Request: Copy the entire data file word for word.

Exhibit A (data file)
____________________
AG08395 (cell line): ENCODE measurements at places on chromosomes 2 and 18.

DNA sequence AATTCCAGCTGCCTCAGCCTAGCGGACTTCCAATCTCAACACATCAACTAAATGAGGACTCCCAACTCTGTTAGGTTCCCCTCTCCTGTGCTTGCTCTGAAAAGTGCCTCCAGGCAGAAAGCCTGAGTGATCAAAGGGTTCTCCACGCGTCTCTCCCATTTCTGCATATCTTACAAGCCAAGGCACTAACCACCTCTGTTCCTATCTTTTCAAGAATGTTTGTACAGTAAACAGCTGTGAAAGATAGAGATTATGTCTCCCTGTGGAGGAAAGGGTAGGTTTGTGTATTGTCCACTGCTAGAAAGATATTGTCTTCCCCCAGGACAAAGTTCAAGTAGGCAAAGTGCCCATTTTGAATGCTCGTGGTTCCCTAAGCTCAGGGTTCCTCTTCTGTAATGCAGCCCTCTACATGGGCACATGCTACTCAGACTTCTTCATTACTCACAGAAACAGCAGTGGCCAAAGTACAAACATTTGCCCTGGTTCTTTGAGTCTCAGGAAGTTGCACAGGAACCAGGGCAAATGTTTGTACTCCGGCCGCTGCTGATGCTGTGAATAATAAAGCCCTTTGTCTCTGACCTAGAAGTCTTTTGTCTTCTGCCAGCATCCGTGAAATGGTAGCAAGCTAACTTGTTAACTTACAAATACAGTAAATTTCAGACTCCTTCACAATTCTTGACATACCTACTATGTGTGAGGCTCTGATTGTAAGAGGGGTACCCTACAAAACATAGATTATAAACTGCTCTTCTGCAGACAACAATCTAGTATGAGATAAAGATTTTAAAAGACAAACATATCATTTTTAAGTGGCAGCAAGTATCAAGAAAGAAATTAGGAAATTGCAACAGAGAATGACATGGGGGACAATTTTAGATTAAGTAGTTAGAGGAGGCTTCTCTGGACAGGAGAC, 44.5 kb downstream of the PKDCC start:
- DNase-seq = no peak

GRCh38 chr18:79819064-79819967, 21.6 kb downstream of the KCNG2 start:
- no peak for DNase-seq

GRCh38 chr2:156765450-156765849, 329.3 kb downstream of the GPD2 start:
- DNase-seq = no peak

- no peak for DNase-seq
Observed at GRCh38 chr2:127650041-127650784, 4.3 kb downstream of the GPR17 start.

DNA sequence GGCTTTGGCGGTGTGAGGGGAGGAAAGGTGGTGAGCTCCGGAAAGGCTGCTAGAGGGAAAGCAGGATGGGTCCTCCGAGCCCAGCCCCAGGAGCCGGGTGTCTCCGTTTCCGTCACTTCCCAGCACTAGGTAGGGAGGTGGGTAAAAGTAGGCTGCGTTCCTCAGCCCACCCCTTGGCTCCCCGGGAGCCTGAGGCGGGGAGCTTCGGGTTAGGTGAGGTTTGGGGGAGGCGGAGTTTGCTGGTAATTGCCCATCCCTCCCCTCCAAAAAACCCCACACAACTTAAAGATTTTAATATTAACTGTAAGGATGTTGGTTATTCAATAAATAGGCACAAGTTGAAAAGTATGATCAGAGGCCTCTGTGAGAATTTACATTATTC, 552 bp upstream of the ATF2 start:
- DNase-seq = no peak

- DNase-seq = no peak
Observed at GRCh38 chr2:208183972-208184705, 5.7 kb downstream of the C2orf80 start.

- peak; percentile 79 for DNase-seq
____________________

AG08395 (cell line): ENCODE measurements at places on chromosomes 2 and 18.

DNA sequence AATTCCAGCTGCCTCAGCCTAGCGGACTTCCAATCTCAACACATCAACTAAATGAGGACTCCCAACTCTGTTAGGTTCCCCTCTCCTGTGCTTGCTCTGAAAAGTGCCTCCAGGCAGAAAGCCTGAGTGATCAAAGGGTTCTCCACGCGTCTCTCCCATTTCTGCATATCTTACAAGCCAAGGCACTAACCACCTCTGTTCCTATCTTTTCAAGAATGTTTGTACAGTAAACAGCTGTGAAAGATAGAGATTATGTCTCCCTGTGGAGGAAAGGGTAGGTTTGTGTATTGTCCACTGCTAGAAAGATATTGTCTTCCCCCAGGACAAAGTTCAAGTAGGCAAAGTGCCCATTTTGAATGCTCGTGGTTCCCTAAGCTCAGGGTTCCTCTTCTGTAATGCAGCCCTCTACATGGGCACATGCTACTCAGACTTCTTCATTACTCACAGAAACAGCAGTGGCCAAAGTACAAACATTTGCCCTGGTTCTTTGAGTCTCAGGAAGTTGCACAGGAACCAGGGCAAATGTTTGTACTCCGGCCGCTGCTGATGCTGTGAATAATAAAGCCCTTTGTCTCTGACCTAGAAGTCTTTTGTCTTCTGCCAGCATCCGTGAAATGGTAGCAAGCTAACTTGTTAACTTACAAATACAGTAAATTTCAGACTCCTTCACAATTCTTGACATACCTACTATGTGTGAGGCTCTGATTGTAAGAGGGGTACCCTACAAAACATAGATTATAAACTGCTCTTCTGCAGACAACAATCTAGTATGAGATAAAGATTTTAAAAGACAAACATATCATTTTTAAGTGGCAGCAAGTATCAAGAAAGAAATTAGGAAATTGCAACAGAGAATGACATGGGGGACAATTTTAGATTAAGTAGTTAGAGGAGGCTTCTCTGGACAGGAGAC, 44.5 kb downstream of the PKDCC start:
- DNase-seq = no peak

GRCh38 chr18:79819064-79819967, 21.6 kb downstream of the KCNG2 start:
- no peak for DNase-seq

GRCh38 chr2:156765450-156765849, 329.3 kb downstream of the GPD2 start:
- DNase-seq = no peak

- no peak for DNase-seq
Observed at GRCh38 chr2:127650041-127650784, 4.3 kb downstream of the GPR17 start.

DNA sequence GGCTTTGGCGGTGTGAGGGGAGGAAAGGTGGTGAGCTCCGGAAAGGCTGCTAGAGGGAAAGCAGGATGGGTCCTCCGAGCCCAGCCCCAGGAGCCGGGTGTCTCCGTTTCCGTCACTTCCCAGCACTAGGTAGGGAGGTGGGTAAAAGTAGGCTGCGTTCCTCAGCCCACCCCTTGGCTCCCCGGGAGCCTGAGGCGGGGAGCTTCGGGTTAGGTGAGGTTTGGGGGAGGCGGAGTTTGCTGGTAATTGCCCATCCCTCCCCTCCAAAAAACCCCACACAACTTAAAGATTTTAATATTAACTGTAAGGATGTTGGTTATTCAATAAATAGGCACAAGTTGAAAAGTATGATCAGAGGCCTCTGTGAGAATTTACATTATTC, 552 bp upstream of the ATF2 start:
- DNase-seq = no peak

- DNase-seq = no peak
Observed at GRCh38 chr2:208183972-208184705, 5.7 kb downstream of the C2orf80 start.

- peak; percentile 79 for DNase-seq